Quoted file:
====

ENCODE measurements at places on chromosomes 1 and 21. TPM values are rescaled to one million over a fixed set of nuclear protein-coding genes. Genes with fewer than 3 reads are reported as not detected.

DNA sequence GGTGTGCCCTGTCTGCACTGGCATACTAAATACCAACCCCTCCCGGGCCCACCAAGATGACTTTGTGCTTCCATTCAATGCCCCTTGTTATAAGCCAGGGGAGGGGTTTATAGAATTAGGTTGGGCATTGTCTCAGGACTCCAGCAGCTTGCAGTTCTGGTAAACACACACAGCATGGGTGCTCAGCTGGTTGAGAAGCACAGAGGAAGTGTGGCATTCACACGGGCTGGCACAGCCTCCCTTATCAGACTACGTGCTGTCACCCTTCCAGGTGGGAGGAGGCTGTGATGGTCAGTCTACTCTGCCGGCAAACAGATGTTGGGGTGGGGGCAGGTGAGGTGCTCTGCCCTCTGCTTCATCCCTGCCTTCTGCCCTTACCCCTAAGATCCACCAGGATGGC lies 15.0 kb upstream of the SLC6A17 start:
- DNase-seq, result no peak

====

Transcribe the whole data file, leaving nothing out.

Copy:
ENCODE measurements at places on chromosomes 1 and 21. TPM values are rescaled to one million over a fixed set of nuclear protein-coding genes. Genes with fewer than 3 reads are reported as not detected.

DNA sequence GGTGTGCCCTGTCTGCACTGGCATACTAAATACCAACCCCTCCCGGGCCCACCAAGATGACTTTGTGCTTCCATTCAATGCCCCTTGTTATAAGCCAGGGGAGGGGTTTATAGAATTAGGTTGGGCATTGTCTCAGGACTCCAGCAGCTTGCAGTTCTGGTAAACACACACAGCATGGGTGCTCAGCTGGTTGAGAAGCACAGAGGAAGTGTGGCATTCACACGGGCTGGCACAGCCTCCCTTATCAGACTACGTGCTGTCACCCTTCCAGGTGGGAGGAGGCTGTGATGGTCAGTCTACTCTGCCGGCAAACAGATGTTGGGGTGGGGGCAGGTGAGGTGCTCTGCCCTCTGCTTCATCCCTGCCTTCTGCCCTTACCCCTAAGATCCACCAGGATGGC lies 15.0 kb upstream of the SLC6A17 start:
- DNase-seq, result no peak